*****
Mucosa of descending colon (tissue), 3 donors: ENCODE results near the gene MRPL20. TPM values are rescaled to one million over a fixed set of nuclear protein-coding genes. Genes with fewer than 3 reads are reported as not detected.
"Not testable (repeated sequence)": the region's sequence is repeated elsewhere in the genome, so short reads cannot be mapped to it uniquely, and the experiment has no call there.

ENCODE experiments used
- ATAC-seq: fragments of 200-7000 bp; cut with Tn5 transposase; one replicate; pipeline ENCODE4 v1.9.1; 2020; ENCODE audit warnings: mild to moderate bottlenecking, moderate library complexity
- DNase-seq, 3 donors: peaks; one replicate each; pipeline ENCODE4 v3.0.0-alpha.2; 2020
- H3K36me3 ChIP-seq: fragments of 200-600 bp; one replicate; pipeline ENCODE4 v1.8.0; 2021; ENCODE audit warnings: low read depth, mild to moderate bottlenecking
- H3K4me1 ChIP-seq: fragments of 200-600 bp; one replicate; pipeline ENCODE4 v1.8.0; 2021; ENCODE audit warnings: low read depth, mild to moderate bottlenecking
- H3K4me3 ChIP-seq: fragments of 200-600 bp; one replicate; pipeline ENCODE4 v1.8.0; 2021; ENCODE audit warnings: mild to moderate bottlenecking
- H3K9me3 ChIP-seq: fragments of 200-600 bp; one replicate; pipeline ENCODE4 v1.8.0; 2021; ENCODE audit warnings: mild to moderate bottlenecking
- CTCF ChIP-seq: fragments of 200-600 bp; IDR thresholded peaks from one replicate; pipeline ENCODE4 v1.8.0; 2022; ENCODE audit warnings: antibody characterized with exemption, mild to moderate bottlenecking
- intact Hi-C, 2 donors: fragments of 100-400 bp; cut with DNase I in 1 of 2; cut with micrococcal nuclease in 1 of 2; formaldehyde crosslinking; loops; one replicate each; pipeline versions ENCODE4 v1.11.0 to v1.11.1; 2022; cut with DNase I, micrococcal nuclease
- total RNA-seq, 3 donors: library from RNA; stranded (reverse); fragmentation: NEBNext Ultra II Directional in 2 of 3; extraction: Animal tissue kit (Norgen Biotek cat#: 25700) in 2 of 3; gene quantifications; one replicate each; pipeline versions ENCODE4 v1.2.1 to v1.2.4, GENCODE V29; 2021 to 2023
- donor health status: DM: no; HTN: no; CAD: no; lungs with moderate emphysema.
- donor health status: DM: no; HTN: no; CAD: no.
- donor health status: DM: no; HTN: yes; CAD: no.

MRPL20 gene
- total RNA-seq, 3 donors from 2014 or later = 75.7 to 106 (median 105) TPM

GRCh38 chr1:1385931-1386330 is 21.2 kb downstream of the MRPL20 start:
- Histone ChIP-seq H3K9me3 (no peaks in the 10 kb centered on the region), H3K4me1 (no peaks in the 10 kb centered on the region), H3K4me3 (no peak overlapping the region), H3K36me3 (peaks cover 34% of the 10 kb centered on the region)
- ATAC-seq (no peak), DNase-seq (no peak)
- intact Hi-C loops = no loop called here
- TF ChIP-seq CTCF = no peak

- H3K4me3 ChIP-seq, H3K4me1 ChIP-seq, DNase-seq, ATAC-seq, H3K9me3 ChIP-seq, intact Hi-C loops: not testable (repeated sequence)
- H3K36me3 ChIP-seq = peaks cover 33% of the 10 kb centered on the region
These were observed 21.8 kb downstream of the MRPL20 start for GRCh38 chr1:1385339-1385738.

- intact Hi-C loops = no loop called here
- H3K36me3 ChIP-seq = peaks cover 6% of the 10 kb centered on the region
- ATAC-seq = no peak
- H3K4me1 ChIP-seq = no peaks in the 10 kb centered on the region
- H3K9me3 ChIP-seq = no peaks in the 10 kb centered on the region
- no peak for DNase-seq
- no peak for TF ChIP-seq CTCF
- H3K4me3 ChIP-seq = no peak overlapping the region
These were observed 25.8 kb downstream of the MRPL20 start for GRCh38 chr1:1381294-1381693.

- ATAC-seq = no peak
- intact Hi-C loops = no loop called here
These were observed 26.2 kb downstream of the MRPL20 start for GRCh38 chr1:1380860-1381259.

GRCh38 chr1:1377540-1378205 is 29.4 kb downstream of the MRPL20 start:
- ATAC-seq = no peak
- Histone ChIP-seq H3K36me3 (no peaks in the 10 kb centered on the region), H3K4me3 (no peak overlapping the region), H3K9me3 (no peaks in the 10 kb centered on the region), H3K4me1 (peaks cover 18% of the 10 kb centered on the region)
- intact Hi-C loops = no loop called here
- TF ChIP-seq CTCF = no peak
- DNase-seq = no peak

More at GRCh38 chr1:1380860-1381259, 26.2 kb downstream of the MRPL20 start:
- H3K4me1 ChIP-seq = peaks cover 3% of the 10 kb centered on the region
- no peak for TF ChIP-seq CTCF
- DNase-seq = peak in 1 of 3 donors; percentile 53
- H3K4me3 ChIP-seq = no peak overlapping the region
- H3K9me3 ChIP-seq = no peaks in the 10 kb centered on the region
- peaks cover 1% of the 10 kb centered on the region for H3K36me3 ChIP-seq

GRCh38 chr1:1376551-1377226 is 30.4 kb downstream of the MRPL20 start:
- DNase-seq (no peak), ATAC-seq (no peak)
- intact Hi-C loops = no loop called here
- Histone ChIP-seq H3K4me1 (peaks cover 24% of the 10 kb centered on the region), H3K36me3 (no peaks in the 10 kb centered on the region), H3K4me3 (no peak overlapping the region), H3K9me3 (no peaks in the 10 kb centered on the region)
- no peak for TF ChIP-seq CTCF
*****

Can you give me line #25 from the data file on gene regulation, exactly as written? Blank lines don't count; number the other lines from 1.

These were observed 21.8 kb downstream of the MRPL20 start for GRCh38 chr1:1385339-1385738.